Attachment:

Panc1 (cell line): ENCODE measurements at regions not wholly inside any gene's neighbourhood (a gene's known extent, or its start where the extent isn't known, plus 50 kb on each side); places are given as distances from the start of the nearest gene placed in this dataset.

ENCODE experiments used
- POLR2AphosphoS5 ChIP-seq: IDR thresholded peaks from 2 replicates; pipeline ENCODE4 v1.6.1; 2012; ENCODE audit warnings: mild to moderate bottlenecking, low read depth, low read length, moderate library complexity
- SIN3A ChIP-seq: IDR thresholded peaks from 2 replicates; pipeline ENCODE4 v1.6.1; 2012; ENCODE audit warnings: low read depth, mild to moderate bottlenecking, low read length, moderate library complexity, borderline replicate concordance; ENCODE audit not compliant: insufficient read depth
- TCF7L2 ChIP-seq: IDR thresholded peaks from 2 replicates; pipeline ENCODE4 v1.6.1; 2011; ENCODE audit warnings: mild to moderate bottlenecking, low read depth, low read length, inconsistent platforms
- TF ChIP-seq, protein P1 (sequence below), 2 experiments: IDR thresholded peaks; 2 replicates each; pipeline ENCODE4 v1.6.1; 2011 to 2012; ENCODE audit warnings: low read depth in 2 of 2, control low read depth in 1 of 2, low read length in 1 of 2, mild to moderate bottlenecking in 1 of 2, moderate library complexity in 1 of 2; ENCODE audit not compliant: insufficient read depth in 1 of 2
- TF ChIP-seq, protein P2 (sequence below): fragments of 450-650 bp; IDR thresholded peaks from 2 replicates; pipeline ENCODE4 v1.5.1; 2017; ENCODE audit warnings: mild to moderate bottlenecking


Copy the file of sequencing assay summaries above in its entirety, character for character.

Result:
Panc1 (cell line): ENCODE measurements at regions not wholly inside any gene's neighbourhood (a gene's known extent, or its start where the extent isn't known, plus 50 kb on each side); places are given as distances from the start of the nearest gene placed in this dataset.

ENCODE experiments used
- POLR2AphosphoS5 ChIP-seq: IDR thresholded peaks from 2 replicates; pipeline ENCODE4 v1.6.1; 2012; ENCODE audit warnings: mild to moderate bottlenecking, low read depth, low read length, moderate library complexity
- SIN3A ChIP-seq: IDR thresholded peaks from 2 replicates; pipeline ENCODE4 v1.6.1; 2012; ENCODE audit warnings: low read depth, mild to moderate bottlenecking, low read length, moderate library complexity, borderline replicate concordance; ENCODE audit not compliant: insufficient read depth
- TCF7L2 ChIP-seq: IDR thresholded peaks from 2 replicates; pipeline ENCODE4 v1.6.1; 2011; ENCODE audit warnings: mild to moderate bottlenecking, low read depth, low read length, inconsistent platforms
- TF ChIP-seq, protein P1 (sequence below), 2 experiments: IDR thresholded peaks; 2 replicates each; pipeline ENCODE4 v1.6.1; 2011 to 2012; ENCODE audit warnings: low read depth in 2 of 2, control low read depth in 1 of 2, low read length in 1 of 2, mild to moderate bottlenecking in 1 of 2, moderate library complexity in 1 of 2; ENCODE audit not compliant: insufficient read depth in 1 of 2
- TF ChIP-seq, protein P2 (sequence below): fragments of 450-650 bp; IDR thresholded peaks from 2 replicates; pipeline ENCODE4 v1.5.1; 2017; ENCODE audit warnings: mild to moderate bottlenecking